The worst of these is Aragorn’s. I hadn’t realized just how massive a revision this was until now, so there’s a benefit of the re-read. It seems to me, here at the end of Fellowship the book, that Aragorn is much bleaker than I’d remembered, seeing no real hope for a defeat of Sauron but grimly fighting on all the same. And I don’t remember if this changes to the extent that you can call it an “arc” in the book, but regardless, his reaction to external events from this perspective strikes me as sufficient to the purpose—except that this is fairly subtle and requires a lot of inference and back-filling (since some of his history doesn’t come out until the Appendices, for goodness’ sake). But going from that to someone who rejects trying for the kingship because he fears inherited weakness of character . . . ?


Now, I do like that Aragorn deliberately chooses to let Frodo go to Mordor alone, because I like that recognition of his choice and that last moment of connection between them. But I think you could have had that without these changes to Aragorn.

(Relatedly, I hadn’t realized until now that the movie takes off the table the possibility of the Company going to Minas Tirith first, or maybe splitting up. I think I’m neutral on this: it is a little hard to believe that any of the characters would actually abandon Frodo if he chose Mordor, and it simplifies things. On the other hand, the possibility that Frodo might choose Minas Tirith—but then doesn’t—is another stressor on Boromir that nudges him toward trying to take the Ring. This is replaced by the Ring being more attractive as an object than in the books. So, six of one, I think.)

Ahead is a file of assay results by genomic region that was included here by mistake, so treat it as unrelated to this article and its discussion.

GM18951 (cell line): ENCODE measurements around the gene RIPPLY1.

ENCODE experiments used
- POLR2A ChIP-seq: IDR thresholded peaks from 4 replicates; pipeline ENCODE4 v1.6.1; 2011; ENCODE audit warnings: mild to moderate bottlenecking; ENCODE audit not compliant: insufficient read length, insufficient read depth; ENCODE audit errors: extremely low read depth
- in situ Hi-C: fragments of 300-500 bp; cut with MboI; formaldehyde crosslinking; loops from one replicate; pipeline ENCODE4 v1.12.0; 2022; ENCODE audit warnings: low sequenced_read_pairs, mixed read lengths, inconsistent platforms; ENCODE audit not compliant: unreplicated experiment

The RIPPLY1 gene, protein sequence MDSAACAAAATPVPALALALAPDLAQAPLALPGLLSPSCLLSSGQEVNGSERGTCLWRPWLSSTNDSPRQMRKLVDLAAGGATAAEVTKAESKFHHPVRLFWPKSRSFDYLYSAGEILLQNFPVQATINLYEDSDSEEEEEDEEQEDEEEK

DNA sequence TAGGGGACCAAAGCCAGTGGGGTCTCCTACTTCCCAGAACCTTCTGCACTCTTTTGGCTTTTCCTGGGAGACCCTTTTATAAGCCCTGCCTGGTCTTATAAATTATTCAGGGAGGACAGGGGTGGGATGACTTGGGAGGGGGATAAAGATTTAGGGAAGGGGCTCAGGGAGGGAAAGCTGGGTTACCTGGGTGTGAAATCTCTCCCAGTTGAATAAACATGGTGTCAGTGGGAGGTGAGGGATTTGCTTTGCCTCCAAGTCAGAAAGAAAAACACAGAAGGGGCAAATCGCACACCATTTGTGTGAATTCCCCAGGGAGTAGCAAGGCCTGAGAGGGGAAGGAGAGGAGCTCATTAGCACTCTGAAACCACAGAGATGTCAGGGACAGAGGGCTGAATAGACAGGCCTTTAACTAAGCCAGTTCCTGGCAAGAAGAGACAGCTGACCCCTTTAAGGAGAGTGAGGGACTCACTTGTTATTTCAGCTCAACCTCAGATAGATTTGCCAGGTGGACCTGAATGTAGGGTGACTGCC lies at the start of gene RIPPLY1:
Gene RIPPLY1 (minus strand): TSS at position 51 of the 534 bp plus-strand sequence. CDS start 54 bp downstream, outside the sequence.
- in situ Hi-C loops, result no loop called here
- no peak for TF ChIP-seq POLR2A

And then there’s the wimping up (down?) of Frodo. I’m putting this under “character arcs” because otherwise I can’t figure out what it’s doing in the movie. Instead of stabbing at the Nazgûl at Weathertop, he lies there quaking; and instead of making a desperate last stand after crossing the Ford, he’s dead weight. And it’s annoying. But I’m not really sure it works to give him an arc into bravery, since he’d already opened the movie by deciding to take the Ring, so setting out alone into Mordor doesn’t feel like a progression.

Admittedly there’s not much in the way of character growth and development contained within the first volume. The biggest instances of that in the book as a whole are Éowyn and the hobbits, and those don’t culminate until the third volume. However, I think the movie could have simply used Boromir for its standalone character arc and started laying the groundwork for the hobbits. Or it could have not made Gimli the damn comic relief and started showing his friendship with Legolas earlier, though admittedly this means bringing back the gifts scene into the theatrical edition.

But I really do love this movie, honest. What do you all think?